Originally published on November 18, 2013 on the Oceans Health Index Website
Written by Steven Katona, Managing Director, Ocean Health Index
Maximizing sustainable food production from the ocean by harvest of wild fish stocks and production of farmed species by mariculture is one of the 10 goals evaluated by the Ocean Health Index, and it is especially closely watched because it is so critical for the future.
Three billion people out of today’s world population of 7.1 billion people depend on seafood for their daily protein and fish contribute a greater proportion of protein to the average diet than poultry. A single serving of fish or shellfish (150 g) provides 60% of a person’s daily protein requirement, but the ocean’s continued ability to meet that need is in doubt. Our population is rising steadily and will reach about 8 billion by 2024 and 9 billion by 2040, but the annual catch from wild ocean fisheries has stayed at about 80 million metric tons since about 1990 despite increased effort. The reason is that too many stocks are overfished and too much productivity is sacrificed as bycatch, illegal and unregulated catch and as a result of habitat loss caused by destructive fishing practices.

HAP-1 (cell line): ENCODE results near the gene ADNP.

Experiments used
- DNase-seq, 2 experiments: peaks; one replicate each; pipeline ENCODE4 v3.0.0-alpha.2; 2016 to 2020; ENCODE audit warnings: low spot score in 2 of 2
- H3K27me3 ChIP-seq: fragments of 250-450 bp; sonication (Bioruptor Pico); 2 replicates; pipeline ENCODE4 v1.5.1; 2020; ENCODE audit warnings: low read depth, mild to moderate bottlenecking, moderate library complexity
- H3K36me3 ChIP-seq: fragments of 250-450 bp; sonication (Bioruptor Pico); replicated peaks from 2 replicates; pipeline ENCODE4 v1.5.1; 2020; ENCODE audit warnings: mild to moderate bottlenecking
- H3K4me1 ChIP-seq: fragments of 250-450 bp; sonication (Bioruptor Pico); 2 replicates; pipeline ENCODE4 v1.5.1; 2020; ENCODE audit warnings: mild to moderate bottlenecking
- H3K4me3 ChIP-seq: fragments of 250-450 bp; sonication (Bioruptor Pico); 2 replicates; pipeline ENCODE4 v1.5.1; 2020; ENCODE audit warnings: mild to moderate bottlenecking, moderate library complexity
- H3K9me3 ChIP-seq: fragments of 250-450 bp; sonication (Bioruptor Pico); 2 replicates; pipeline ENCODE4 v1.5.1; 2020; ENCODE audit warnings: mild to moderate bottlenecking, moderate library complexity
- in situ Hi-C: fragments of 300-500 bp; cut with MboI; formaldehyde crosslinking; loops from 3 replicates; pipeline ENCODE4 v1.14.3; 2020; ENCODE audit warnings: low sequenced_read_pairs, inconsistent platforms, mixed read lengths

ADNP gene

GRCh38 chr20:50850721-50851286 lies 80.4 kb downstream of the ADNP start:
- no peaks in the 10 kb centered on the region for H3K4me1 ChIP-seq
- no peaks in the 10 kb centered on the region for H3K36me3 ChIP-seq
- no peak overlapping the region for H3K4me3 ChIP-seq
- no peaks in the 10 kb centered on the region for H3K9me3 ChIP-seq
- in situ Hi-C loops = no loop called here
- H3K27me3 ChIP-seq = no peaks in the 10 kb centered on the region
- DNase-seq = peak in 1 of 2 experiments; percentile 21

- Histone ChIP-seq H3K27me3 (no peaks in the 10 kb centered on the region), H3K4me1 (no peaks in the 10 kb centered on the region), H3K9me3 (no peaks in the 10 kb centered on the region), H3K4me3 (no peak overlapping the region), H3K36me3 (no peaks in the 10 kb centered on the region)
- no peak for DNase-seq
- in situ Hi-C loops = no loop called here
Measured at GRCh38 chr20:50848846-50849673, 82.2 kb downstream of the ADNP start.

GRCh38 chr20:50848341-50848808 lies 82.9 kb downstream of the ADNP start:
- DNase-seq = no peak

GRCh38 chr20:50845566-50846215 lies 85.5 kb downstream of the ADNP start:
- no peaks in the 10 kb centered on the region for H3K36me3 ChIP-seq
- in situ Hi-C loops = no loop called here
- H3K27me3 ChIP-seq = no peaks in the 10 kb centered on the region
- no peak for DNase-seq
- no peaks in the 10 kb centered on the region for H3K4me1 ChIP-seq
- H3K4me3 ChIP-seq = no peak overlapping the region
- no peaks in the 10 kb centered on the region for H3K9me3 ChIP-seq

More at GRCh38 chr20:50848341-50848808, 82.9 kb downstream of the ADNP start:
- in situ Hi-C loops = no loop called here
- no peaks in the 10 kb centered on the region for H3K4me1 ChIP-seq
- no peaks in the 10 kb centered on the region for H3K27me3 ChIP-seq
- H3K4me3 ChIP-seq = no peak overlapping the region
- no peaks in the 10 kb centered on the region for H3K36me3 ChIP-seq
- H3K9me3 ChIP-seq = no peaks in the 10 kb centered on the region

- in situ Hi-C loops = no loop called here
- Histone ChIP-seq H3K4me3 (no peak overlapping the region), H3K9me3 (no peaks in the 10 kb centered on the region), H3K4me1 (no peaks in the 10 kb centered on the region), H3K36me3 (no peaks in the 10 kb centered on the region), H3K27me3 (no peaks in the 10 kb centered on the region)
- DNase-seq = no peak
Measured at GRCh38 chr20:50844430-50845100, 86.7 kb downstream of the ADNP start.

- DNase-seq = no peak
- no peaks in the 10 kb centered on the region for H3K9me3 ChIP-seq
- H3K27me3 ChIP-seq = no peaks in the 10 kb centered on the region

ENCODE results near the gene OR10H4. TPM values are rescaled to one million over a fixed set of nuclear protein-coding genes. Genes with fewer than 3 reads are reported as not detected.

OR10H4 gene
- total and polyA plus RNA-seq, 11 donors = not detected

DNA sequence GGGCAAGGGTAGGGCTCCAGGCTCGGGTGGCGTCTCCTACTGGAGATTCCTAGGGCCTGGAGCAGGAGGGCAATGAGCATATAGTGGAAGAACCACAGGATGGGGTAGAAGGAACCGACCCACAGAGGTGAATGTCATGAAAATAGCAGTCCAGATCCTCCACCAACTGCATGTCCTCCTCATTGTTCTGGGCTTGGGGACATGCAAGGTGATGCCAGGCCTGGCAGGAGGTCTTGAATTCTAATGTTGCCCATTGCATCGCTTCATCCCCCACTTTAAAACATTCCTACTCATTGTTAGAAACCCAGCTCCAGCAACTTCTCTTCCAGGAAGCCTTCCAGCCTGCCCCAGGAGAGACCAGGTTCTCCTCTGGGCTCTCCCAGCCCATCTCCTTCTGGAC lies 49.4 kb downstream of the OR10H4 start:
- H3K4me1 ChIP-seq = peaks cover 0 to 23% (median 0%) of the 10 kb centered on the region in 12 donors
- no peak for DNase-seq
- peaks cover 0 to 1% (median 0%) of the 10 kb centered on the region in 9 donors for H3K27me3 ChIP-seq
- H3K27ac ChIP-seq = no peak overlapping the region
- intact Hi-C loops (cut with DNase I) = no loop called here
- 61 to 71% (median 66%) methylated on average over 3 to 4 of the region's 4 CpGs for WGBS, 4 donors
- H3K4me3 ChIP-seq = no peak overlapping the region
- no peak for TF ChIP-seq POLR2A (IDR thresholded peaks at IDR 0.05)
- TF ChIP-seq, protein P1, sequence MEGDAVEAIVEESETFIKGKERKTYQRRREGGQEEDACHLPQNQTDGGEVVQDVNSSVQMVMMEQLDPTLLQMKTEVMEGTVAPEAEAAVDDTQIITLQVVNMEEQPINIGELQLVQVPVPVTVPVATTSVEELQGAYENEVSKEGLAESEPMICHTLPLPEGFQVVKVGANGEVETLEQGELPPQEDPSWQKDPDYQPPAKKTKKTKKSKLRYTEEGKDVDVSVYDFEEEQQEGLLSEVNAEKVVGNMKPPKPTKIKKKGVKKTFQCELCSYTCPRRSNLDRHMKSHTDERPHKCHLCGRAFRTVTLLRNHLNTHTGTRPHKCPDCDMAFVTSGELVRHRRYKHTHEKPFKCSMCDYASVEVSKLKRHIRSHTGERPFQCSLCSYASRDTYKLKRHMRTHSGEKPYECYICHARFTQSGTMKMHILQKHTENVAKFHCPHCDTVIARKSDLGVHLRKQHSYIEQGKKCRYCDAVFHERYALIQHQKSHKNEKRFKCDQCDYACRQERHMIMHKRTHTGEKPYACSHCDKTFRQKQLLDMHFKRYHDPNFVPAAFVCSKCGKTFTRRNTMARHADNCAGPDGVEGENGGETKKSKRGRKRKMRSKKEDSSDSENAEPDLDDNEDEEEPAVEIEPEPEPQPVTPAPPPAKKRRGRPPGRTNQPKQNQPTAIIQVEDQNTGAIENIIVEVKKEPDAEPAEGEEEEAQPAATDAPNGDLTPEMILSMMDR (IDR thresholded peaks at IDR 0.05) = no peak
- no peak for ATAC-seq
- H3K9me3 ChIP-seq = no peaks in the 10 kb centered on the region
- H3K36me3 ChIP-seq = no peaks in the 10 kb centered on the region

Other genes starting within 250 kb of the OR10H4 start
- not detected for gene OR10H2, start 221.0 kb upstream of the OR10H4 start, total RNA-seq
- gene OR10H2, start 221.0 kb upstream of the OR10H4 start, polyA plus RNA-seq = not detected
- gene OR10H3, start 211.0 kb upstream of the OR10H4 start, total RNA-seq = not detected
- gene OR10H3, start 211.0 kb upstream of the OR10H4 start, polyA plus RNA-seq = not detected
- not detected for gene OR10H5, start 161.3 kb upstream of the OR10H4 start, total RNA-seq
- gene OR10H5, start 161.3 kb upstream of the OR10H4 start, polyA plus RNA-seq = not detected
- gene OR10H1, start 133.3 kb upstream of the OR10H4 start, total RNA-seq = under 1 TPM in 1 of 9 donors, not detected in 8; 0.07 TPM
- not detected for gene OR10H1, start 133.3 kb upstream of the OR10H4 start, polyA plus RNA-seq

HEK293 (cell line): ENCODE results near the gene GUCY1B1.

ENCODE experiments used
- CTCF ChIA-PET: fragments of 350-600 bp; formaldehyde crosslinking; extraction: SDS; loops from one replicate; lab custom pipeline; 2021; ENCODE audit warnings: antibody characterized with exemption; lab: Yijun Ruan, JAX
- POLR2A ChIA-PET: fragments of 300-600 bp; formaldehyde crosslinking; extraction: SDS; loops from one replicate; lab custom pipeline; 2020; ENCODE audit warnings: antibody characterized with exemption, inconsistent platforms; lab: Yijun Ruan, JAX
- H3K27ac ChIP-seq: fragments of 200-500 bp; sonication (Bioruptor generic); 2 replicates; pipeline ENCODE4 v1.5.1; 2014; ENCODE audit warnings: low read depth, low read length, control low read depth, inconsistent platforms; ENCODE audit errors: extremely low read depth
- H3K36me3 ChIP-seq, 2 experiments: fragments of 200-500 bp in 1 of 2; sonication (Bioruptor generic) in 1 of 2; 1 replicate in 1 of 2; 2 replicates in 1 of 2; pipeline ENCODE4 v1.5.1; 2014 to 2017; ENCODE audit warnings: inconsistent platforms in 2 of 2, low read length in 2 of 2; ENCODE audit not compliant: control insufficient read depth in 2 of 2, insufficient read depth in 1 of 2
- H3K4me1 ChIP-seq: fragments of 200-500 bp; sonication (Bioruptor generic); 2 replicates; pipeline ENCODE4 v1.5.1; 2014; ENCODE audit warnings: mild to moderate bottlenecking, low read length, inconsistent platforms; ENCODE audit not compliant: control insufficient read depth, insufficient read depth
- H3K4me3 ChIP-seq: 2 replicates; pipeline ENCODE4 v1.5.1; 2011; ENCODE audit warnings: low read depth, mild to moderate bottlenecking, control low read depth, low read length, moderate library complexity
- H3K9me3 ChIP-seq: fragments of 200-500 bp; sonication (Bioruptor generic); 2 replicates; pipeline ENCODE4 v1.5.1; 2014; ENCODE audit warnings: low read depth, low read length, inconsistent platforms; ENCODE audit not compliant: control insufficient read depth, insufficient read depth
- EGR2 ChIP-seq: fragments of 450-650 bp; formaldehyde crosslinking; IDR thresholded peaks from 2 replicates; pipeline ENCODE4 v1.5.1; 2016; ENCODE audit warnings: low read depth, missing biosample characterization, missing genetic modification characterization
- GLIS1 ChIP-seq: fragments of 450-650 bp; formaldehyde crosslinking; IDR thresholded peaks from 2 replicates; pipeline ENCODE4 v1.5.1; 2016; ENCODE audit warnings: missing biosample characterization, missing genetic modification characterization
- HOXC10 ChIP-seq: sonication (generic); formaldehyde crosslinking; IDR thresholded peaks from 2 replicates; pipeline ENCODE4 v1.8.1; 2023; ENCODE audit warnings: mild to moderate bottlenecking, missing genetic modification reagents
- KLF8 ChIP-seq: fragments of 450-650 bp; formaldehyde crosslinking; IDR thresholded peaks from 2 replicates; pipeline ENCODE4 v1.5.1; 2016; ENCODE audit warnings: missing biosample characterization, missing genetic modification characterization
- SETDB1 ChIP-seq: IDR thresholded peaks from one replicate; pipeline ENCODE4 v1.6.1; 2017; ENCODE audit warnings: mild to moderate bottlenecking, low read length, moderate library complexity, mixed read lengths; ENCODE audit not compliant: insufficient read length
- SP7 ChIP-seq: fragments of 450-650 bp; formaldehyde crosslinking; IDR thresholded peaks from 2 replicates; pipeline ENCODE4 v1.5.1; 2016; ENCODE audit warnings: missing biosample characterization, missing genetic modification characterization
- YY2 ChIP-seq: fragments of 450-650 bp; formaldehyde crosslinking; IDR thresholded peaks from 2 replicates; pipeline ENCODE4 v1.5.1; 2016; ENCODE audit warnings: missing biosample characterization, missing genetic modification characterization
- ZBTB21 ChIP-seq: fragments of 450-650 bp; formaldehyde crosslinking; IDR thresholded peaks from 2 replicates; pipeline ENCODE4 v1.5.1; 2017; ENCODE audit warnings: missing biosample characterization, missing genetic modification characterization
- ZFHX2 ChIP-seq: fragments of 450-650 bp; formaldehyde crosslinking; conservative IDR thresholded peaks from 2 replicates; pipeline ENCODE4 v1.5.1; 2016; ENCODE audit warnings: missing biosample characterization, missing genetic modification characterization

Yet without increased wild harvest and augmented mariculture production, the risk of malnutrition will increase for hundreds of millions of people, because the catch will have to be shared by so many more mouths. Read More